Feb 21, '12If for a few seconds he was getting 12l nc and not the NRB that is not something you should worry about. What you should be concerned about is that you are a student and a PCA is putting high levels of oxygen on a pt when their sats are in the toilet. Where was the RN with the LICENSE?
Feb 21, '12First, take a deep breath...
I have yet to meet a pt who cannot go a few seconds without supplemental O2 and the switch from NC to nonrebreather (NRB) could be executed by you alone and the PCT was not necessary to exucute an 'immediate' switch. The few seconds not getting the O2 via NRB while the NC was still hooked up most likely did not have any lasting harm on the pt (by your OP it sounds like it was only a few seconds and they recovered from theis period without the supplemental O2).
It is a fairly standard practice to turn down/remove O2 from a pt to see if they can tolerate RA. Sometimes this causes them to desat....the sometimes go down to the 60s before O2 is put back on. Point is, that sometimes we put them, intentionally, in a position where they do have all the O2 they need to meet their needs (for a very short time).
One other thing: There is a lot more to a person's O2 needs than just the sats and sometimes it can be harmful to put the pt on such a high level of O2. Consider this a critical thinking question: why was the pt being placed on a NRB mask?
Feb 21, '12If the patient was that oxygen dependent that they desatted to the 60s in less than a minute, they had a lot more going on then you accidentally mixing up the oxygen. It's only natural to be concerned that you have harmed a patient, but that patient sounded really sick and them dying had nothing to do with you. Now if you had left the room and not come back and returned to find the patient dead, that would be another thing.
There's already so many things that happen as a nurse that will make you feel bad. Why go out of your way to try to scrounge up other reasons to question yourself and feel bad?
Feb 21, '12Figure out how you are going to deal with this, then deal with it. If you agonize and agonize to the point of it showing in your behavior while at clinical, you will be giving your clinical instructor reason to doubt your abilities to continue. Believe me, you don't want to do that!
Feb 21, '12Today, I learned more about my patient before he passed away. Apparently he started to complain of chest pain. An EKG was ordered and found that he went into Atrial Fib. Also his lab values were all over the place. I believe it said he had an increase in BUN and creatinine. Also, if I remember correctly, his postassium levels were high. My instructor said that it looked like his body was shutting down- due to his lab values......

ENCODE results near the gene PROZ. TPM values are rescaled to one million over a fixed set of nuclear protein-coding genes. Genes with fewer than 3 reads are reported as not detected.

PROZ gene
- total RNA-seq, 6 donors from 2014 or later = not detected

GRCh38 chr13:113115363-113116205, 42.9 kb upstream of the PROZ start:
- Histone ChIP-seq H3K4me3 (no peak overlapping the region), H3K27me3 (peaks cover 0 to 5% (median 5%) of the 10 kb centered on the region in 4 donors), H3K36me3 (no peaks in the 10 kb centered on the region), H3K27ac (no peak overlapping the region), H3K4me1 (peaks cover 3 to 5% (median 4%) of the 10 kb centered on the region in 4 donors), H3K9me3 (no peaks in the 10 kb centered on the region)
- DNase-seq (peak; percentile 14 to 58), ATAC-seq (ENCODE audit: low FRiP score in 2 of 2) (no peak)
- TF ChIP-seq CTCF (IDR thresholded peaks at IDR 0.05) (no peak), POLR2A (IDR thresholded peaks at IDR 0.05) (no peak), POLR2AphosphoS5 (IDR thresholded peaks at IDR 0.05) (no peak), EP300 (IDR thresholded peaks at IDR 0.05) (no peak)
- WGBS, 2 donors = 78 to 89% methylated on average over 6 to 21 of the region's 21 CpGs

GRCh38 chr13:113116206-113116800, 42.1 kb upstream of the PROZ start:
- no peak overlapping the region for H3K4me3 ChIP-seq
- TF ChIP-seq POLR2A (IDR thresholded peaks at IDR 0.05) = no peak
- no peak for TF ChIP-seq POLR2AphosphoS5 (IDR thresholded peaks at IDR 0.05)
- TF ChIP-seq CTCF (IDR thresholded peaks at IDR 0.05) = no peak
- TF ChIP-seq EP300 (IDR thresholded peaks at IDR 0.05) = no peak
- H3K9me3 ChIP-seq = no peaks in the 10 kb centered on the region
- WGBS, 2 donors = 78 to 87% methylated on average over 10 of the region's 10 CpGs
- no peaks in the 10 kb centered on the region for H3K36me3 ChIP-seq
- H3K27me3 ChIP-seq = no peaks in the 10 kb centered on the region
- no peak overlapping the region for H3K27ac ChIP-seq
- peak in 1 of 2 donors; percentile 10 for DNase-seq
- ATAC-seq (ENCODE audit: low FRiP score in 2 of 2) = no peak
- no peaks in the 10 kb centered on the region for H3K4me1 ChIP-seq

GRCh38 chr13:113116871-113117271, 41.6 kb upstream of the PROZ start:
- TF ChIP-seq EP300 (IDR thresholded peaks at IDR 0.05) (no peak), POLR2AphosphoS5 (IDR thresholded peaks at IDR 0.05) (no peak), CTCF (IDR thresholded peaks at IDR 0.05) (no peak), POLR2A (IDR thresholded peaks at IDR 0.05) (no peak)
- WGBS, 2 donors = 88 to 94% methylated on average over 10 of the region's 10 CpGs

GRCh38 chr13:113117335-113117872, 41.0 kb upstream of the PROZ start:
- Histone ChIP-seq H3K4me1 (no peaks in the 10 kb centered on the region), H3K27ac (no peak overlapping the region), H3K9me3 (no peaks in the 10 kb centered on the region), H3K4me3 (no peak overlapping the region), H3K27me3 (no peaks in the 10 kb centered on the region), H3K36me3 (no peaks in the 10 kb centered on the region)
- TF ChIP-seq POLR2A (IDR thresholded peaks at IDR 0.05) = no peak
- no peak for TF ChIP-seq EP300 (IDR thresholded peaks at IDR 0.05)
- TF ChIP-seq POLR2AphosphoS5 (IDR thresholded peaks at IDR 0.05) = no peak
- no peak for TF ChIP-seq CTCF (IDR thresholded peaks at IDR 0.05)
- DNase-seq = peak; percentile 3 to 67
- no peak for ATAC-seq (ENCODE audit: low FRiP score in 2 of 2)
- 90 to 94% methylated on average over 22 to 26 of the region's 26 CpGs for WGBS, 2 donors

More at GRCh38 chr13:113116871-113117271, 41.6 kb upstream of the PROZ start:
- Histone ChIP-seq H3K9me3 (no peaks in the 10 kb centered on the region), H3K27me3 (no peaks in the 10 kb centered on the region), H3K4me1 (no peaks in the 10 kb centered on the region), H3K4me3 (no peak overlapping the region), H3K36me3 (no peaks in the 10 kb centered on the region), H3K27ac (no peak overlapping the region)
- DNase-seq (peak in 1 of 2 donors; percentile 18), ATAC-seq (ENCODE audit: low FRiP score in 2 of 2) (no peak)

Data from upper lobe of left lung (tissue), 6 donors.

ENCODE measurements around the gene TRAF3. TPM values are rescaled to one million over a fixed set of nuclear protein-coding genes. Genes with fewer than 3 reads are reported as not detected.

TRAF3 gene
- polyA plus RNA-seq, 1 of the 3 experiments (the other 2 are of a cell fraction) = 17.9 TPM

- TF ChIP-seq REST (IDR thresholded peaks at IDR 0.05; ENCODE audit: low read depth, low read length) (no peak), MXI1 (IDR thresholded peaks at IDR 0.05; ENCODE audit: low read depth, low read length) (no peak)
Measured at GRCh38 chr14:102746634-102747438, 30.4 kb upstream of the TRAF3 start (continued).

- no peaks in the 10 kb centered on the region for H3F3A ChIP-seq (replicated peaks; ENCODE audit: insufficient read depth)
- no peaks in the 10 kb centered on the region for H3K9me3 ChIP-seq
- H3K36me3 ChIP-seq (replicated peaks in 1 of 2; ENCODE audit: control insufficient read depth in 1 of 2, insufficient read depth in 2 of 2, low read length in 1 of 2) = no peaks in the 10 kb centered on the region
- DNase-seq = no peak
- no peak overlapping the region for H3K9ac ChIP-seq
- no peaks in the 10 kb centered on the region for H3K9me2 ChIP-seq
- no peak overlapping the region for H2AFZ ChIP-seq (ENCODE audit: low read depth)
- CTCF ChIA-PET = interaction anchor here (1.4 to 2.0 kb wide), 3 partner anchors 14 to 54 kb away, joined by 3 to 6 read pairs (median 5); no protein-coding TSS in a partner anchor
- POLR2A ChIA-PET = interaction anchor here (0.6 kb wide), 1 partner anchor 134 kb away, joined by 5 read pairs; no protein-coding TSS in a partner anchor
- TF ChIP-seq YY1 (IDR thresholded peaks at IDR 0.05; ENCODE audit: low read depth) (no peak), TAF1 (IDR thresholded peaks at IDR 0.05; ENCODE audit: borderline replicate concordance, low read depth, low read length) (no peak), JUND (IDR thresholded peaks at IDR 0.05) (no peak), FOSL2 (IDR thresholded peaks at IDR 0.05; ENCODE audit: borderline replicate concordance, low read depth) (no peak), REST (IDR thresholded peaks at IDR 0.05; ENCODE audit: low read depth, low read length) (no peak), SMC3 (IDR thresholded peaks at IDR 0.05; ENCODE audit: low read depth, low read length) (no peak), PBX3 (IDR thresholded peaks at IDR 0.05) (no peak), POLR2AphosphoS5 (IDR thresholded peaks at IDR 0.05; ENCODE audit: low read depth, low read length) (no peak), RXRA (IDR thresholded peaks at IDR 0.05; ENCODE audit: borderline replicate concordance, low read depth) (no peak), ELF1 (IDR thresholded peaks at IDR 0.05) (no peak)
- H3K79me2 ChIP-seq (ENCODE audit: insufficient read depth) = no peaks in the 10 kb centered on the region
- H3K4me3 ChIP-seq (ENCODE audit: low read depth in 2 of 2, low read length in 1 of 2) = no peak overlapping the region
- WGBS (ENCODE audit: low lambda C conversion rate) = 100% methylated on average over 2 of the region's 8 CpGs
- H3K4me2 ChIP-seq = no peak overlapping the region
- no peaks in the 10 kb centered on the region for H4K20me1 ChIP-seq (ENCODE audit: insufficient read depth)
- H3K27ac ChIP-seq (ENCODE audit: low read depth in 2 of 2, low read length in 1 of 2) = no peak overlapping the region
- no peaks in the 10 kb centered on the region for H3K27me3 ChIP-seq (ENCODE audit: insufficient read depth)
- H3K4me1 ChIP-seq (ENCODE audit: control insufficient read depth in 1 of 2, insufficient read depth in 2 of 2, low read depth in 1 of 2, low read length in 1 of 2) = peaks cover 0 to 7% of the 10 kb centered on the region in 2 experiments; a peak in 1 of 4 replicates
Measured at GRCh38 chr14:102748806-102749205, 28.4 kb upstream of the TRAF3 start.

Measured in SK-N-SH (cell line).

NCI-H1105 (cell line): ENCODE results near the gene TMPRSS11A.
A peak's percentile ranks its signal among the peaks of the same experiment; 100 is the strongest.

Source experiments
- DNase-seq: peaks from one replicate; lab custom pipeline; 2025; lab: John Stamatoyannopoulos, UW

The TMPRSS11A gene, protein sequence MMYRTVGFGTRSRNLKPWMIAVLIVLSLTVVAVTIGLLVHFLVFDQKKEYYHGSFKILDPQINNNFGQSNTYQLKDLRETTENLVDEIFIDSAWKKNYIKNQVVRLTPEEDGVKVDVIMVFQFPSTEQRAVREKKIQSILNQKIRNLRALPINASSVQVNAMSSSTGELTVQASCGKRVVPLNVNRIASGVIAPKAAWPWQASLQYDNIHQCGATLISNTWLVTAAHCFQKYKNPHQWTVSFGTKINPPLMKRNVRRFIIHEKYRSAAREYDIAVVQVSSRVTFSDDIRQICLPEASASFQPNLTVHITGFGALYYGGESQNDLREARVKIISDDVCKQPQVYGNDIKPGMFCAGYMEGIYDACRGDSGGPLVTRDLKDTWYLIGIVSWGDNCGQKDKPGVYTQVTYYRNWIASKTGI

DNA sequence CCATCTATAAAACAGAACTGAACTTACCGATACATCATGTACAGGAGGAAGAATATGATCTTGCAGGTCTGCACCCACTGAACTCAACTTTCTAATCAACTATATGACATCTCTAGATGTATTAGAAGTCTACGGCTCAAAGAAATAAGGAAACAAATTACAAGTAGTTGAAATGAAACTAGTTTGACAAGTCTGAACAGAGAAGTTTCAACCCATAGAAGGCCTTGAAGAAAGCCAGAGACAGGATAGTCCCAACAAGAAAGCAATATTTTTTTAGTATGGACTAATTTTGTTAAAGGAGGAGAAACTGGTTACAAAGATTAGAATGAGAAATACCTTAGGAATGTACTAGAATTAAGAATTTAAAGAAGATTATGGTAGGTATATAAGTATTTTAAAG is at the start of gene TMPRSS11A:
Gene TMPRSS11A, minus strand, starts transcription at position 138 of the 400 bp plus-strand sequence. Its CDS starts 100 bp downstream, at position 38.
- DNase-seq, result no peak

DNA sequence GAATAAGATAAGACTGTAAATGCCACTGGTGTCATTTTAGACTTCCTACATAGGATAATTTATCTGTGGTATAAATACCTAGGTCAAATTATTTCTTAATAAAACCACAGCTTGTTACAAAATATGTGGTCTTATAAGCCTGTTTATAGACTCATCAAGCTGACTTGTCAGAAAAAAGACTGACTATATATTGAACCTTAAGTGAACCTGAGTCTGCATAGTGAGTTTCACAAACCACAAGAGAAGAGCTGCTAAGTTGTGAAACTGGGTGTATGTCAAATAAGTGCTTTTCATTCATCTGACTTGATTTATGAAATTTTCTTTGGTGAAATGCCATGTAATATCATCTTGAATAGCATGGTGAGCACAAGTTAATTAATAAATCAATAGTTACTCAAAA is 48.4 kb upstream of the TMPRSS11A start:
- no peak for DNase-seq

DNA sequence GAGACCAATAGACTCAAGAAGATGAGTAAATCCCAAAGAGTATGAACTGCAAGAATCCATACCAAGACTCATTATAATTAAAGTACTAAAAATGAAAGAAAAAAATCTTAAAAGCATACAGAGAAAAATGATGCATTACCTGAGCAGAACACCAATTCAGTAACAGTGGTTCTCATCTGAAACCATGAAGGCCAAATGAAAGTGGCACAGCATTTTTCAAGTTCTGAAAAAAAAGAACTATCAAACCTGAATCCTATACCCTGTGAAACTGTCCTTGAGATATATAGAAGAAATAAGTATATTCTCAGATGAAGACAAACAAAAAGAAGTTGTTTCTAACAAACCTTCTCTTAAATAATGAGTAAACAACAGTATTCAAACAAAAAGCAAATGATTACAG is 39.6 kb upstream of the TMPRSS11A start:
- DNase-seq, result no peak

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The condition usually results from infection, injury (accident, surgery), hypoperfusion and hypermetabolism. The primary cause triggers an uncontrolled inflammatory response. In operative and non-operative patients sepsis is the most common cause. Sepsis may result in septic shock. In the absence of infection a sepsis-like disorder is termed systemic inflammatory response syndrome (SIRS). Both SIRS and sepsis could ultimately progress to multiple organ dysfunction syndrome. However, in one-third of the patients no primary focus can be found. Multiple organ dysfunction syndrome is well established as the final stage of a continuum Systemic inflammatory response syndrome + infection sepsis severe sepsis Multiple organ dysfunction syndrome. Currently, investigators are looking into genetic targets for possible gene therapy to prevent the progression to Multiple organ dysfunction syndrome. Multiple organ dysfunction syndrome - Wikipedia, the free encyclopedia
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Feb 22, '12Quote from samiam4I really dislike this phrase (the italics part). If you ever watch the 'true' medical shows on TV (e.g. Mystery Diagnosis) they use this phrase way, way too often. In this case, you had a pt who was very sick. In addition to his respiratory issues it sounds like he also developed increased cardiac issues and AKI--not sure if the kidney issue was secondary to poor cardiac function or vice versa. Not to minimize his death, but there is a lot of interesting patho going on. Regardless, it was his chronic illnesses that caused his death, not a few seconds without supplemental oxygen.My instructor said that it looked like his body was shutting down- due to his lab values......Last edit by psu_213 on Feb 22, '12 : Reason: clarification
Feb 24, '12You didn't make him sicker. He was dying. If you can't get through this, please talk with someone about it. A friend of mine with PH was on 100% non rebreather and talking to me and in a manner of minutes he was gone when he had an episode of coughing.